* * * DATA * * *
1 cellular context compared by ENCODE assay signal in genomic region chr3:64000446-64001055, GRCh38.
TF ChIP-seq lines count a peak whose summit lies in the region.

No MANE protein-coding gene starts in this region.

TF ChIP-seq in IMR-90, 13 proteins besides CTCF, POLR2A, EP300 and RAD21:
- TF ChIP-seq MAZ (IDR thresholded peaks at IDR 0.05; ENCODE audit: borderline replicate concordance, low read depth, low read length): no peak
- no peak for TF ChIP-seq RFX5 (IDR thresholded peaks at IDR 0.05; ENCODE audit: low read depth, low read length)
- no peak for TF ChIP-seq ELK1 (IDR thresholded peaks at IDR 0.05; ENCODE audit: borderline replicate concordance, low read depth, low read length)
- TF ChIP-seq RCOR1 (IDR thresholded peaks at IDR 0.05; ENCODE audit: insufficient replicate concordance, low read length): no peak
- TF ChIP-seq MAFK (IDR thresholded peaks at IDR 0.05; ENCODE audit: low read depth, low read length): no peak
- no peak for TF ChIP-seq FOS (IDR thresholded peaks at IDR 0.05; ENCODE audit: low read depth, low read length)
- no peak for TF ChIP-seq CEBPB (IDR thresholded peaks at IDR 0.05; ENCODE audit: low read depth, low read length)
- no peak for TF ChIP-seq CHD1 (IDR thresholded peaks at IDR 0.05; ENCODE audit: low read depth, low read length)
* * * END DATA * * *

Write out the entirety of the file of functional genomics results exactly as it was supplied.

1 cellular context compared by ENCODE assay signal in genomic region chr3:64000446-64001055, GRCh38.
TF ChIP-seq lines count a peak whose summit lies in the region.

No MANE protein-coding gene starts in this region.

TF ChIP-seq in IMR-90, 13 proteins besides CTCF, POLR2A, EP300 and RAD21:
- TF ChIP-seq MAZ (IDR thresholded peaks at IDR 0.05; ENCODE audit: borderline replicate concordance, low read depth, low read length): no peak
- no peak for TF ChIP-seq RFX5 (IDR thresholded peaks at IDR 0.05; ENCODE audit: low read depth, low read length)
- no peak for TF ChIP-seq ELK1 (IDR thresholded peaks at IDR 0.05; ENCODE audit: borderline replicate concordance, low read depth, low read length)
- TF ChIP-seq RCOR1 (IDR thresholded peaks at IDR 0.05; ENCODE audit: insufficient replicate concordance, low read length): no peak
- TF ChIP-seq MAFK (IDR thresholded peaks at IDR 0.05; ENCODE audit: low read depth, low read length): no peak
- no peak for TF ChIP-seq FOS (IDR thresholded peaks at IDR 0.05; ENCODE audit: low read depth, low read length)
- no peak for TF ChIP-seq CEBPB (IDR thresholded peaks at IDR 0.05; ENCODE audit: low read depth, low read length)
- no peak for TF ChIP-seq CHD1 (IDR thresholded peaks at IDR 0.05; ENCODE audit: low read depth, low read length)